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Re: Accidentals' font

From: Jean Abou Samra
Subject: Re: Accidentals' font
Date: Wed, 8 Jul 2020 12:13:10 +0200
User-agent: Mozilla/5.0 (X11; Linux x86_64; rv:68.0) Gecko/20100101 Thunderbird/68.8.0

Hi Paolo,

Le 08/07/2020 à 02:07, Paolo Prete a écrit :
I have to apologize for the tone I used.

Thank you. “Apologize” is definitely a magic word.

What was wrong was the fact that my words sounded like absolute blaming to someone/something. But please, even if I was wrong with this tone (and I can confirm this again and again):  understand that

1) My intention was absolutely not to blame anything of Lilypond: as I told before, I consider the "bold"/plate approach of modern engraving as a problem for the readability of *all* the music engraving of any software/company. Lilypond itself has nothing to do with this (nor Feta has to do with it: it’s simply a general rule, which I think derives from commercial reasons).

Well, in fact, LilyPond’s documentation claims the plate engraving approach to be the very specificity of LilyPond from the beginning. Looking at <>, I find the other versions much lighter than LilyPond’s. Perhaps the software involved in the contest have evolved since, I don’t know.

2) My intention was absolutely not to press developers/maintainers to develop anything. My idea was, instead, to show how good it could be to use what I consider an *impressive* work *already done* by someone else. Just link it, do not develop anything.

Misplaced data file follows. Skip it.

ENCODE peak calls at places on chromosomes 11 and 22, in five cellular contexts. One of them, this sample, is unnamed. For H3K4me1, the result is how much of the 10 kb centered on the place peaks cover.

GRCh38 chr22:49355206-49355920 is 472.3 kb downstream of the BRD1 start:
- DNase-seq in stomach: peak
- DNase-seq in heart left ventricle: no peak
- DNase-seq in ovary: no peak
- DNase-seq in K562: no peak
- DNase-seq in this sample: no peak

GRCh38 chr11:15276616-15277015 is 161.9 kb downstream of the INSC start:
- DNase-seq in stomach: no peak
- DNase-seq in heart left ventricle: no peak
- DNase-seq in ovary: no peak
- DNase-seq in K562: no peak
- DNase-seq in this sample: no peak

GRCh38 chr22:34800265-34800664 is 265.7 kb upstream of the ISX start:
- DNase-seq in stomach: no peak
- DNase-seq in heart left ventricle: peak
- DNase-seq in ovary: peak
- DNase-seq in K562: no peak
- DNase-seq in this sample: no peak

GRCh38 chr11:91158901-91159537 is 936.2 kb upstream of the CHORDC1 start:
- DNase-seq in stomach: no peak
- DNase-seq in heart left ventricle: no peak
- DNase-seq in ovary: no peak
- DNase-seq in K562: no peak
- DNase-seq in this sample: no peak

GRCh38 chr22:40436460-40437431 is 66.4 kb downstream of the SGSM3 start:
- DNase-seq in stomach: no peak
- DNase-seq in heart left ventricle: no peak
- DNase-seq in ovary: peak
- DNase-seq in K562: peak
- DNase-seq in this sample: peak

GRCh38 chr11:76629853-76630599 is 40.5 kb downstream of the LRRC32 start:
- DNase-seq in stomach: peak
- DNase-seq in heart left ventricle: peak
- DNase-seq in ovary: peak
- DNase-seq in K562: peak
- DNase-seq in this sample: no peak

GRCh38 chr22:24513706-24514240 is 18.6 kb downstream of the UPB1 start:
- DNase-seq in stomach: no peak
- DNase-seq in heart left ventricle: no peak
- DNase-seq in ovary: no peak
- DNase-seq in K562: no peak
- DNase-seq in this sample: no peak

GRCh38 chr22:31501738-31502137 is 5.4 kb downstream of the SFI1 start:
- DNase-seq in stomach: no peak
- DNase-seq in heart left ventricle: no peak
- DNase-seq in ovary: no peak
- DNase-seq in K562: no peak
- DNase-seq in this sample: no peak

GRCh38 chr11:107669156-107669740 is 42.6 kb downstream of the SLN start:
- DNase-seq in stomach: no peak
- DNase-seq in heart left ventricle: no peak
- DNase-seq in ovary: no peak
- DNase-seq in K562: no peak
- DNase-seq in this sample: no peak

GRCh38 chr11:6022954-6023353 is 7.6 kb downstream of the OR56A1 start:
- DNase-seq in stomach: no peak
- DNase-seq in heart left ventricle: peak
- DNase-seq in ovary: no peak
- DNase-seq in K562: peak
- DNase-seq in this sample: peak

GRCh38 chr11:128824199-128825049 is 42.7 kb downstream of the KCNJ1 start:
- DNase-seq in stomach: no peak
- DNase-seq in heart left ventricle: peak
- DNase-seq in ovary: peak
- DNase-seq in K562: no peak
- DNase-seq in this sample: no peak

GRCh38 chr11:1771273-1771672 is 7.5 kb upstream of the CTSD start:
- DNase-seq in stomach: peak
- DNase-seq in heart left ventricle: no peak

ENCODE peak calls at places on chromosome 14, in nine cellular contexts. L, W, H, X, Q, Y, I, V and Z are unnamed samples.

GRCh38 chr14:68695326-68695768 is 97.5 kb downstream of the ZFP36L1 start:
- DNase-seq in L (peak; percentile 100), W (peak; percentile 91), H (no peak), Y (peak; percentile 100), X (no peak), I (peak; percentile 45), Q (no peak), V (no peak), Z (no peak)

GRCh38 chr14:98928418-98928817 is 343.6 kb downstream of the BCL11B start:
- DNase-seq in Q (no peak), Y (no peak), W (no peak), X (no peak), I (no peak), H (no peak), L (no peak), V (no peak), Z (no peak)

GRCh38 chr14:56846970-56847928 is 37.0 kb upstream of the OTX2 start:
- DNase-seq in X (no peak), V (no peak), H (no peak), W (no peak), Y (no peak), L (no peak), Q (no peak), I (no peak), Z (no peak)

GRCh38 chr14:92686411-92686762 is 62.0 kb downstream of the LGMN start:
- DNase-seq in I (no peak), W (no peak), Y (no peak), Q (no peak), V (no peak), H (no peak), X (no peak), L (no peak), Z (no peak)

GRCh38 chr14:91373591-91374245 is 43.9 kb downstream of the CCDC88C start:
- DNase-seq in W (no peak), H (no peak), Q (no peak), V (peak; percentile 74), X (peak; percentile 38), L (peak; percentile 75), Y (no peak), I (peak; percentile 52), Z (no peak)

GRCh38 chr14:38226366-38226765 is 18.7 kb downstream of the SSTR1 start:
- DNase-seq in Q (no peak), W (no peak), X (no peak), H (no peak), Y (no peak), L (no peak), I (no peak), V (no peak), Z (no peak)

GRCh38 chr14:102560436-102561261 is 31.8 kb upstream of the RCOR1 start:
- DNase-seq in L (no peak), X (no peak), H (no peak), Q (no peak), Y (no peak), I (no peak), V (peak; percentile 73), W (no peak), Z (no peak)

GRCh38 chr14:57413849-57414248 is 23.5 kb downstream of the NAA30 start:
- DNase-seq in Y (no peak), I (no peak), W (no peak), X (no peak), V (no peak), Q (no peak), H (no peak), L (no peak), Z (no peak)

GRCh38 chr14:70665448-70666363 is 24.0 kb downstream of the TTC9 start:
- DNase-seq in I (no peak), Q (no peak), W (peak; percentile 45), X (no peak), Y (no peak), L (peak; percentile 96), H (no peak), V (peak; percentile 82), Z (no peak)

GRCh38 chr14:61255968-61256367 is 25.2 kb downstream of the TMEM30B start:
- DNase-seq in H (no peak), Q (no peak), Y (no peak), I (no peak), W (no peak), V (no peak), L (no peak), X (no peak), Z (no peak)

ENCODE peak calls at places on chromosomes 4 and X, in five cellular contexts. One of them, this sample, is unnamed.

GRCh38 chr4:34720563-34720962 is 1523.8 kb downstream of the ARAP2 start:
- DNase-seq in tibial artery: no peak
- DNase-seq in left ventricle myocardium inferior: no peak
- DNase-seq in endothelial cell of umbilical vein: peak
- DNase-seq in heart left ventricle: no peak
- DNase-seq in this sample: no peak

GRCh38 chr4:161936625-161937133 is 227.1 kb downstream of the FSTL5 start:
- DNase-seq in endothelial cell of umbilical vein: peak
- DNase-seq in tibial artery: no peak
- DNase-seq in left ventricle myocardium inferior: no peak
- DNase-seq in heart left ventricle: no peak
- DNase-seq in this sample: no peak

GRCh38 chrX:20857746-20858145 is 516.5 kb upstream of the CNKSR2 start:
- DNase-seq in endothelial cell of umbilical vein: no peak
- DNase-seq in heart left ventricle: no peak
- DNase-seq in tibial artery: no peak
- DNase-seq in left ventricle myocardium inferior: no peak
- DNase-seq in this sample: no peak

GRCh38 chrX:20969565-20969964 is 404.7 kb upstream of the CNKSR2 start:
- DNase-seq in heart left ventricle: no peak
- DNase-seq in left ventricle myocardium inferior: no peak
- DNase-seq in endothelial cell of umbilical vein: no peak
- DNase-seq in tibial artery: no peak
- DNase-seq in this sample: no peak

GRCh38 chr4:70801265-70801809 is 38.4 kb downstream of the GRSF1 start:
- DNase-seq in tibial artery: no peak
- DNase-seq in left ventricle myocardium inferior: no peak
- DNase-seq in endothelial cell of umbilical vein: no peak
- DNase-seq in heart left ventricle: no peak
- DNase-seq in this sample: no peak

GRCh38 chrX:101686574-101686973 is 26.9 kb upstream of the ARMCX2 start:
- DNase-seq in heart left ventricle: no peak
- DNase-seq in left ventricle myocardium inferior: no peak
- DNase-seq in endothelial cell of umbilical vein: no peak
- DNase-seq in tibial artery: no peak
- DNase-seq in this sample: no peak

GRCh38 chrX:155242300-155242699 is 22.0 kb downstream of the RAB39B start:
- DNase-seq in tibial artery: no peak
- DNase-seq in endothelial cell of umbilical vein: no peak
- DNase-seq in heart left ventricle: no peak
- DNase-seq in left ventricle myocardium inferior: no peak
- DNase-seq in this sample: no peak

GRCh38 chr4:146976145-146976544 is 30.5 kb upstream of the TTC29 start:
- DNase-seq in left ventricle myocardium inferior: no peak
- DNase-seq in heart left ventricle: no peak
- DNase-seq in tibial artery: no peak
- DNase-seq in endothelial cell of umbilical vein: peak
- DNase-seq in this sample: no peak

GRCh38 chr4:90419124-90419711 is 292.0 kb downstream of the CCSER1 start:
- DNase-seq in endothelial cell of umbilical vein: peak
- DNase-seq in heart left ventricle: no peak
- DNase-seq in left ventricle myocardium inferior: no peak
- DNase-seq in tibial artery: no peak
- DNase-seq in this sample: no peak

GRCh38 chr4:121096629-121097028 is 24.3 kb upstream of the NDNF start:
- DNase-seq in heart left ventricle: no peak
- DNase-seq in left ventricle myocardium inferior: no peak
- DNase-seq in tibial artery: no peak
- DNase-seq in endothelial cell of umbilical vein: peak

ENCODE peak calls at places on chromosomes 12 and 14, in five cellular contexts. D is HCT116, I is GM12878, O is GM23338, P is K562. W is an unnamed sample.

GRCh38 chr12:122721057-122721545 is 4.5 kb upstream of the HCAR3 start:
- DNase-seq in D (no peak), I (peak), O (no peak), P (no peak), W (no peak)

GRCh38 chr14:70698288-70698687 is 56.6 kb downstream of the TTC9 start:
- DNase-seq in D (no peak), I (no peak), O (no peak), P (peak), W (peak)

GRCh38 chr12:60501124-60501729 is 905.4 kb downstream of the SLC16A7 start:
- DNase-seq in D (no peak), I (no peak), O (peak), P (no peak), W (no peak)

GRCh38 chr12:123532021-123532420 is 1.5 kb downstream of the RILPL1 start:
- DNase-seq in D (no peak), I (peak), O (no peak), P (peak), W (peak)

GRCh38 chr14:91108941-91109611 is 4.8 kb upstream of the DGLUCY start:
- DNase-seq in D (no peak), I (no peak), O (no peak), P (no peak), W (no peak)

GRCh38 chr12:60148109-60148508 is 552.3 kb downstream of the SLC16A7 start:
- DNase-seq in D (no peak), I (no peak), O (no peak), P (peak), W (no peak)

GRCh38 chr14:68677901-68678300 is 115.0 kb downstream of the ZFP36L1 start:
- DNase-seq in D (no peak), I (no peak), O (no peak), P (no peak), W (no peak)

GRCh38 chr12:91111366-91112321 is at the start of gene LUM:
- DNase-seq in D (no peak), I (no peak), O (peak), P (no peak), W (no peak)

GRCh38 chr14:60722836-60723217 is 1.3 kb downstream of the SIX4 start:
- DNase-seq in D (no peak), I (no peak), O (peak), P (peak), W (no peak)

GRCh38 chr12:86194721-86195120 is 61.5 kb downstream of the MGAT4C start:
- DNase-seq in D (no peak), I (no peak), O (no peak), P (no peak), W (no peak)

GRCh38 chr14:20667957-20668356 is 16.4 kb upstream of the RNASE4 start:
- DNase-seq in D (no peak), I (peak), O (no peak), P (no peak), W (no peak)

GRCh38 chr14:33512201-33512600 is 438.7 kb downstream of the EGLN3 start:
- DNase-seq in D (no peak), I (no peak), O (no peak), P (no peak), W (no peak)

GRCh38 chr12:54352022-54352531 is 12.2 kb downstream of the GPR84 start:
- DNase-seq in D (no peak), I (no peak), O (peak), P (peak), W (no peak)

I would like to emphasize that this is not at all simple. I agree that the technical part is reachable. Yet, this has consequences on the organization of the LilyPond ecosystem that have to be considered with care.

Fonts external to LilyPond also have development cycles that are different from LilyPond’s. If Gonville or other fonts were integrated as built-in options, we would end up receiving bug reports or feature requests from fellow users about fonts which we are incompetent about. It would force the authors of these fonts to follow LilyPond issues and make changes in parallel with Feta, for example, make it SMuFL-compliant by the end of the summer, which is very demanding. When the original author will not be available or no longer willing to support it, users will complain about the font not working and other LilyPond developers will need to fix it, and first learn its generation system, which is a custom one entirely different from Feta’s.

In the end, the LilyPond team is responsible (or feels responsible) for maintaining a piece of software that typesets music, and one music font. Adding built-in support for more fonts means officially supporting them, which entails more responsibility for developers, a responsibility that they need to be willing to accept and competent for undertaking. It’s another area in the multitude of areas of knowledge required to make LilyPond work across releases. See? To each their own problems.

Fonts are undergoing a very serious effort by Owen Lamb as part of GSoC, which should make LilyPond comply with the SMuFL standard and thus facilitate the use of many different fonts, not only Gonville. In fact, it recently came to my mind that if Feta is to become usable in other notation software, it could be an idea to move it to a separate repository, distribute OTF files alone, and include these in the distribution, which should also adress the built-in handling of other fonts along the way. First, it’s urgent to wait for Owen’s project to be completed. Then, when the right time comes, reflect about wether the LilyPond team and community are ready to accept this reorganization.


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